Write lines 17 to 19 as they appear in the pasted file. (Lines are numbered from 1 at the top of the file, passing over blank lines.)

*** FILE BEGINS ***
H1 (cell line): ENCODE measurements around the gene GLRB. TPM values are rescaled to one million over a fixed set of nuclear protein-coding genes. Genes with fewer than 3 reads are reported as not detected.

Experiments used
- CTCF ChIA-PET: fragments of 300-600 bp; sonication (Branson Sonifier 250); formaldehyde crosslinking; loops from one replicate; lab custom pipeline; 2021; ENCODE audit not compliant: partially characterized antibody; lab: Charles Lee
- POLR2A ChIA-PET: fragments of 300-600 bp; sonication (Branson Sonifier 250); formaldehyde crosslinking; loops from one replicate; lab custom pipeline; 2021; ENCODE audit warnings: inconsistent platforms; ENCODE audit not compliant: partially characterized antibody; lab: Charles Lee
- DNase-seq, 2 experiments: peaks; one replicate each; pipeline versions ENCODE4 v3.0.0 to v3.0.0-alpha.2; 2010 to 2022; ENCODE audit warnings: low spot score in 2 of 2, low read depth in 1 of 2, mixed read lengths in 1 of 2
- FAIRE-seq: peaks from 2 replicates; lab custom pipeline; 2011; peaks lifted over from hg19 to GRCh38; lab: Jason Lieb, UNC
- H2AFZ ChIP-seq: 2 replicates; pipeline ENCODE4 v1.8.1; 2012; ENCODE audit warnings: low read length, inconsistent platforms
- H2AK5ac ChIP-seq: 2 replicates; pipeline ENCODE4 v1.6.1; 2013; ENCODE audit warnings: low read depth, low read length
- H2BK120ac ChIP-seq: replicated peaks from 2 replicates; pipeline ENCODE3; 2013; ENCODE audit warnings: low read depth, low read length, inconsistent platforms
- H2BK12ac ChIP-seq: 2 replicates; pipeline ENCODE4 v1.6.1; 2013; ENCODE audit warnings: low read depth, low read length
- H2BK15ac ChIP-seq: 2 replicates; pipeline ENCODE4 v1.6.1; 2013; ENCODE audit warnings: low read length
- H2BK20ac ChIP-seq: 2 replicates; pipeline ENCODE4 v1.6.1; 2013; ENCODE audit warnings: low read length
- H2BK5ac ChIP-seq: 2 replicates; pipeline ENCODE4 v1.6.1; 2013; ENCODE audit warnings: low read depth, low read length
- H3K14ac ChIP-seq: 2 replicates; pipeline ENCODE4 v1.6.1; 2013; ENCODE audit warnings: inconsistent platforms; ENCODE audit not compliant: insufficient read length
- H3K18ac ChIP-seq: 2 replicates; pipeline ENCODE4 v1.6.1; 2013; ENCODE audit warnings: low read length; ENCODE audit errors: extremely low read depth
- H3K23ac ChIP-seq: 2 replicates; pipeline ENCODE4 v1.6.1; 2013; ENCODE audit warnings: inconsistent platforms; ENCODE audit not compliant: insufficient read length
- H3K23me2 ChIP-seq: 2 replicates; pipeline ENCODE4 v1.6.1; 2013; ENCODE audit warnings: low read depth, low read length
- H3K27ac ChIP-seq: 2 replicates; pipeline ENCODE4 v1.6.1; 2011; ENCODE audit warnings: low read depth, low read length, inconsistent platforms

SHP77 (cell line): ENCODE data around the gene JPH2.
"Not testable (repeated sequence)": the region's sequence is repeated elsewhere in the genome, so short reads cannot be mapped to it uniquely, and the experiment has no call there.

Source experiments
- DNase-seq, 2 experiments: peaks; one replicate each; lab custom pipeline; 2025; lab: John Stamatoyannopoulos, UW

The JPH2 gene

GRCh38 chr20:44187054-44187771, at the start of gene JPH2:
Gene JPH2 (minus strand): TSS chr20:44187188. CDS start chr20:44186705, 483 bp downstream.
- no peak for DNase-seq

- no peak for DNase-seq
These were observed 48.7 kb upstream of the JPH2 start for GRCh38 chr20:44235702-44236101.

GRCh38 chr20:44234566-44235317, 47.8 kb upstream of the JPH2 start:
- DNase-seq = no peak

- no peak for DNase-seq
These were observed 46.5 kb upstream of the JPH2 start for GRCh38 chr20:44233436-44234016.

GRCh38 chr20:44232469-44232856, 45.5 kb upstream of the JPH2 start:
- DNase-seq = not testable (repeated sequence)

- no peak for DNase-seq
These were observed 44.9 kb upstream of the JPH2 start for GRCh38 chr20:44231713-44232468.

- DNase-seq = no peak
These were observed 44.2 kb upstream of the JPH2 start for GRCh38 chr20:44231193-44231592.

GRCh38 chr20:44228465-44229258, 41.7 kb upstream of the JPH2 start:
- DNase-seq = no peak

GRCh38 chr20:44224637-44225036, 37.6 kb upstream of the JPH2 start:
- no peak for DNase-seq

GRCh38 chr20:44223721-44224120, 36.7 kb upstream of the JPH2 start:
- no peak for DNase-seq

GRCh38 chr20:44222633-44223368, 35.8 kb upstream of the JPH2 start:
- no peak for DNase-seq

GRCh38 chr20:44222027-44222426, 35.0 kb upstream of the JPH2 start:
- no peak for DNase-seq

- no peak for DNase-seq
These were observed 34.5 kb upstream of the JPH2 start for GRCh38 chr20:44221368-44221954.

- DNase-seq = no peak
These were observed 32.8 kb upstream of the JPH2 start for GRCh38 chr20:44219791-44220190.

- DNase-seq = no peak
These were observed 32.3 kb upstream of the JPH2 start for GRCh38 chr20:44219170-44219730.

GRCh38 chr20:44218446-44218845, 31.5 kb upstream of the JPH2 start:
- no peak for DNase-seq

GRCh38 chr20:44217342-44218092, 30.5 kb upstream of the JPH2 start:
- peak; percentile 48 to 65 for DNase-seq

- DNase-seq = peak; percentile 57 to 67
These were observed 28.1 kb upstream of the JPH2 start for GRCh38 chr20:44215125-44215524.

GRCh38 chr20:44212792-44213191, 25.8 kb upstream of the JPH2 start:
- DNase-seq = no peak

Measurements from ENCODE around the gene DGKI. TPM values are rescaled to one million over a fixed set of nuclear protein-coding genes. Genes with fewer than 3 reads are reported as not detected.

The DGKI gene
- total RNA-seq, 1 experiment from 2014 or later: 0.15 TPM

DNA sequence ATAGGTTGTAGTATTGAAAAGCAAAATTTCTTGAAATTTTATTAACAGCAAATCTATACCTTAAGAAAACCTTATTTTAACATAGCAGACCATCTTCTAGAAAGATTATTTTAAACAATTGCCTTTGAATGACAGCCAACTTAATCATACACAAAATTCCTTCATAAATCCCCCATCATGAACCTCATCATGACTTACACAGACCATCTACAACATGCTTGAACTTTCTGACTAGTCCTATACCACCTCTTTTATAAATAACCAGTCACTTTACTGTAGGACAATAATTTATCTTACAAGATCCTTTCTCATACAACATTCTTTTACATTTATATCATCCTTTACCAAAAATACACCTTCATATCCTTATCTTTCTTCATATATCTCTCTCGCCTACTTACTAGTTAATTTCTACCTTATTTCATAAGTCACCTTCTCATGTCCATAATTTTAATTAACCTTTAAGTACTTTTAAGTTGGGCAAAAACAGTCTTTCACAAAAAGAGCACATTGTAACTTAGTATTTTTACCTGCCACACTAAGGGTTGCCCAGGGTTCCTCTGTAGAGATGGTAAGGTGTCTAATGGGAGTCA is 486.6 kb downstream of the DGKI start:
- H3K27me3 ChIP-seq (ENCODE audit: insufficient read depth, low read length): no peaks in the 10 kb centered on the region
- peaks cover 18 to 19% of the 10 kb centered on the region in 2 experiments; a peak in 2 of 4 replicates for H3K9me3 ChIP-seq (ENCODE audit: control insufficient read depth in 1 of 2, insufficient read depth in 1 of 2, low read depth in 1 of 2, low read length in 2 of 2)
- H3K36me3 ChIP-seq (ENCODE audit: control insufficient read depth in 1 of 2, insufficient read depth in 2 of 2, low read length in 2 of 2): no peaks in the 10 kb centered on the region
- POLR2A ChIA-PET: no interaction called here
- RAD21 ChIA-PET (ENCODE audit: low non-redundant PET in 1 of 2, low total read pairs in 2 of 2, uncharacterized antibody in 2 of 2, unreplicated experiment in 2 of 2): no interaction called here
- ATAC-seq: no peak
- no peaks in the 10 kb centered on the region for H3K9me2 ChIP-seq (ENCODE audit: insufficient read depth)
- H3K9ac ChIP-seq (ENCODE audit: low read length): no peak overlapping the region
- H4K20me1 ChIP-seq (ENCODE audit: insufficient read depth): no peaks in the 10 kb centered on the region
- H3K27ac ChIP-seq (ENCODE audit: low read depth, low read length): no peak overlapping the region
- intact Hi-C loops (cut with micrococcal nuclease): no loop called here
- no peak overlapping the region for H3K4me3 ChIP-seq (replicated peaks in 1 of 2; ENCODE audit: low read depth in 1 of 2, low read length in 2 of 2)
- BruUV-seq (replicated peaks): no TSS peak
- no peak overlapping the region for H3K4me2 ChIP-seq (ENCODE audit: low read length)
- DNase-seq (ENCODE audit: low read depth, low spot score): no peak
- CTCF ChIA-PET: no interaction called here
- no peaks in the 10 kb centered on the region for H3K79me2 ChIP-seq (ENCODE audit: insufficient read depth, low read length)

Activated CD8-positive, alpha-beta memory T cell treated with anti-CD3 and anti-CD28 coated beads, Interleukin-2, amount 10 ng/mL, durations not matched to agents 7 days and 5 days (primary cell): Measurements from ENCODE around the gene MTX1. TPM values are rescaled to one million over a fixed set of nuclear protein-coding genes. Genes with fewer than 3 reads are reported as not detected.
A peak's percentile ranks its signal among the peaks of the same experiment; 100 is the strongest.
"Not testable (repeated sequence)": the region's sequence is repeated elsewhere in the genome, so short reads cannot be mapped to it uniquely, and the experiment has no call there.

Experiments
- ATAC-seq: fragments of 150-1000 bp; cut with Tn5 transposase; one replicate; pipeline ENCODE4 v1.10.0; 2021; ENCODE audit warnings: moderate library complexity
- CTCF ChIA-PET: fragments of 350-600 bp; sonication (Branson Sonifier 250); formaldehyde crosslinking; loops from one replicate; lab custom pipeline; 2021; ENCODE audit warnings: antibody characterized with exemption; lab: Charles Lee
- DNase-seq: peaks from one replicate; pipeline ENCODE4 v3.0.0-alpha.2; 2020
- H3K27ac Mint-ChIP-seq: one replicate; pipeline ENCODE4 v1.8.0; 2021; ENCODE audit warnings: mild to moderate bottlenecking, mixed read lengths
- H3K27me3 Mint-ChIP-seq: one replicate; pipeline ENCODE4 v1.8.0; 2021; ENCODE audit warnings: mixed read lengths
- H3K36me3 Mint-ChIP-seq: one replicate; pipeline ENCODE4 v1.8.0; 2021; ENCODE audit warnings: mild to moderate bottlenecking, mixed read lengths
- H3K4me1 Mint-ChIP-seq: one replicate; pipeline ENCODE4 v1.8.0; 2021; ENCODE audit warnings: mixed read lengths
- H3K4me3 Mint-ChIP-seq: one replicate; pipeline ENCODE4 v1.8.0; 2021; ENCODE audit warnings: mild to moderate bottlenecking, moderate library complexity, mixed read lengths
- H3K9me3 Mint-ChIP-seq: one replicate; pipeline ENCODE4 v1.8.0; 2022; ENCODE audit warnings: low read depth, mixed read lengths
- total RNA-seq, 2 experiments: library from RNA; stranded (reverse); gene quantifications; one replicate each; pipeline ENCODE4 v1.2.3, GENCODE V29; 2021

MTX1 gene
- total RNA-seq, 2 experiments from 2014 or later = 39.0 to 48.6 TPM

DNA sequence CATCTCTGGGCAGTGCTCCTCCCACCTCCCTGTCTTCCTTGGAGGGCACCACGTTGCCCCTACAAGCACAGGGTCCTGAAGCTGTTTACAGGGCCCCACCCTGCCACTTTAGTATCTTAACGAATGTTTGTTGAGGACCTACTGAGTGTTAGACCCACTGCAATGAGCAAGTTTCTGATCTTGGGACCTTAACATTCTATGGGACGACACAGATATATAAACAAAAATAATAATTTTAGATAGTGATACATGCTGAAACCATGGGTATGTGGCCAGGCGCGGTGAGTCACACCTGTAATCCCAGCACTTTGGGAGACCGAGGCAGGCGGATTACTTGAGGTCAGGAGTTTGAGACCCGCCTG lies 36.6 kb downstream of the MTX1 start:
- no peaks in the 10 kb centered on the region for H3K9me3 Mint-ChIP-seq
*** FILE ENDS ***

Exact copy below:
- H3K23me2 ChIP-seq: 2 replicates; pipeline ENCODE4 v1.6.1; 2013; ENCODE audit warnings: low read depth, low read length
- H3K27ac ChIP-seq: 2 replicates; pipeline ENCODE4 v1.6.1; 2011; ENCODE audit warnings: low read depth, low read length, inconsistent platforms

SHP77 (cell line): ENCODE data around the gene JPH2.